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Beefsteak Plant

Perilla frutescens



Description: Beefsteak plant is a small, annual herb in the mint family.  This invasive grows between 18 and 30 inches. Leaves are ovate, opposite, and purple or green in color.  Beefsteak plants have small white or purple bell-shaped flowers.  These flowers appear between July and October in terminal clusters or within the leaf axils.  The stems and leaves of beefsteak plants have a strong odor. 


Ecological Threat: This invasive is traditionally planted as an ornamental, but can escape and disrupt native ecosystems.  These plants easily spread to disturbed areas. This invasive species is poisonous to cattle and has very few predators. Because cattle avoid this plant it has a competitive advantage to native plants eaten by herbivores.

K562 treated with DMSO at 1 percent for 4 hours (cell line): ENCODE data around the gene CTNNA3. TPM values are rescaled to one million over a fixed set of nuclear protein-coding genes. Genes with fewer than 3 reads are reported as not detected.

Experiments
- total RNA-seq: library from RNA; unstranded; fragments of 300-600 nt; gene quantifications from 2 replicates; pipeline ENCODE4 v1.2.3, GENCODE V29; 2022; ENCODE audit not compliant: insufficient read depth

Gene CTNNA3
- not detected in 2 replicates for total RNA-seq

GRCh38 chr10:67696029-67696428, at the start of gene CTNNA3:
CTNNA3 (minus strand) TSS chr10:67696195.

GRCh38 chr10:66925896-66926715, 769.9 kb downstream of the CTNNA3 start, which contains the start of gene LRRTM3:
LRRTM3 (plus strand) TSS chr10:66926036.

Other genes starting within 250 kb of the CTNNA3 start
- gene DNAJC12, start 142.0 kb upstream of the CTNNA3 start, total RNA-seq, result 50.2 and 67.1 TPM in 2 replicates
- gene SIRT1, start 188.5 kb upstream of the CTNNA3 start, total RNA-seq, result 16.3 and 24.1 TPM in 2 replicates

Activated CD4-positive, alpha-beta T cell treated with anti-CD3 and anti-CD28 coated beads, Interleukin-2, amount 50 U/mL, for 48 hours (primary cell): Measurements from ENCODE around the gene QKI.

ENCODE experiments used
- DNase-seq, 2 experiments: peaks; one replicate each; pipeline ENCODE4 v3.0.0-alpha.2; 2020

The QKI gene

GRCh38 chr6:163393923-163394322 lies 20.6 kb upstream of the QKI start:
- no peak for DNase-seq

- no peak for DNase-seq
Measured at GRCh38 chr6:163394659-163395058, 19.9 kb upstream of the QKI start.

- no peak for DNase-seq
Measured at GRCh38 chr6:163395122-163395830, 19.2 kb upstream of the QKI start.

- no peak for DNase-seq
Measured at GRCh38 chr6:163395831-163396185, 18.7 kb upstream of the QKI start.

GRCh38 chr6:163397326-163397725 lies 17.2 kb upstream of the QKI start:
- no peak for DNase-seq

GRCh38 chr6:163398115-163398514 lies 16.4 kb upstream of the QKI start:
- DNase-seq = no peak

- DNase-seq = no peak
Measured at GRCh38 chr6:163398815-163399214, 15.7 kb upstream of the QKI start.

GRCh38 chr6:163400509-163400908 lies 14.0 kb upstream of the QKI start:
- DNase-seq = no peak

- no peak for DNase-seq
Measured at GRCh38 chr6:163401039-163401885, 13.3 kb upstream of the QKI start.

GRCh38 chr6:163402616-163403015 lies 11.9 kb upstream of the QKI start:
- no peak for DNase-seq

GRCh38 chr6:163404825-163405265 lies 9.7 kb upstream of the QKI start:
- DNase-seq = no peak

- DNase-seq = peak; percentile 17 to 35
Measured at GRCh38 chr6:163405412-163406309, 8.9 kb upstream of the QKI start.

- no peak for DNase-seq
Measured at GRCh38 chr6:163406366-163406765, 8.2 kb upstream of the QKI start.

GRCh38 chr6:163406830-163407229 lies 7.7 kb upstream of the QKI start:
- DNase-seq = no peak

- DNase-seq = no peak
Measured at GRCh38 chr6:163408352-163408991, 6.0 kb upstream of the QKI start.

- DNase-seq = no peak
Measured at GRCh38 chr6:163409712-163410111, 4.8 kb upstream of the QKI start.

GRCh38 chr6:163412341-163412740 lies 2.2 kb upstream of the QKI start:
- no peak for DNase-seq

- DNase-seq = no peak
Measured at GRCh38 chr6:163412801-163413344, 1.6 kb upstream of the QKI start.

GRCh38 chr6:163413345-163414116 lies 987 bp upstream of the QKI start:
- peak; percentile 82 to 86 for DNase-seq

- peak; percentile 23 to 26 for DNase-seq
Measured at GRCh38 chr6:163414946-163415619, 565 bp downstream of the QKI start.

Biology & Spread: Beefsteak plants have windborne seeds that allow wide dispersal. 


Threat in Oklahoma: This plant is toxic to cattle, is easily dispersed by Oklahoma wind, and has the ability to outcompete native flora.

Image Credit: Jil Swearingen, USDI National Park Service, - See more at:



Invasive Plant Atlas of the United States

Texas Invasives

Center for Aquatic and Invasive Plants


Early Detection & Distribution Mapping System

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